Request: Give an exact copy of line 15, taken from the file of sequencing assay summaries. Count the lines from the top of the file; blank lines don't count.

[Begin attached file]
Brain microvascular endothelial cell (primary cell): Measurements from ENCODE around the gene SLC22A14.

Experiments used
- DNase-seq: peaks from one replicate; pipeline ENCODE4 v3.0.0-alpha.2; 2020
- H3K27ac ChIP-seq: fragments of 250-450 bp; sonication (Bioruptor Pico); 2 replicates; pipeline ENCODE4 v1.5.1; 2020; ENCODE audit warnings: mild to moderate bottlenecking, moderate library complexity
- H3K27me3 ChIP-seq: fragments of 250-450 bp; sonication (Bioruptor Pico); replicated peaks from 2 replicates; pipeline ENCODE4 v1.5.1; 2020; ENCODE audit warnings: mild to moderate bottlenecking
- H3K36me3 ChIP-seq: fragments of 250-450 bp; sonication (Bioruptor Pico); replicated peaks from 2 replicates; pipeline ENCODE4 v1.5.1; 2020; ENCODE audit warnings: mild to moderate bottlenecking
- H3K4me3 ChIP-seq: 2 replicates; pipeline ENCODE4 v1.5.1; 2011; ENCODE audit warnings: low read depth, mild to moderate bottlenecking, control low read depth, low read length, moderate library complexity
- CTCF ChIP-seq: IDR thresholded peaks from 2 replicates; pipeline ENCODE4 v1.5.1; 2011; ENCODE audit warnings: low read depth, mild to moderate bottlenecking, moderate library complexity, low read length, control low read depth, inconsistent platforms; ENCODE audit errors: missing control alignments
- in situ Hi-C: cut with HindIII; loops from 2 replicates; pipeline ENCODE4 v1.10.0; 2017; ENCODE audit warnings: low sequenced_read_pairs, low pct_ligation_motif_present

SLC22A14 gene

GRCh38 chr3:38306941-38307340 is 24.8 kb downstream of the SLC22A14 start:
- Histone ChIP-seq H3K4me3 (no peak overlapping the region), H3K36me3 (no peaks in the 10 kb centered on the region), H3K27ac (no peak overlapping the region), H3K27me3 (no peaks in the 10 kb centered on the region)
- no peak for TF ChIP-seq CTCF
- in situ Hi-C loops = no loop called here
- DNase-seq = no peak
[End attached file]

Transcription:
- DNase-seq = no peak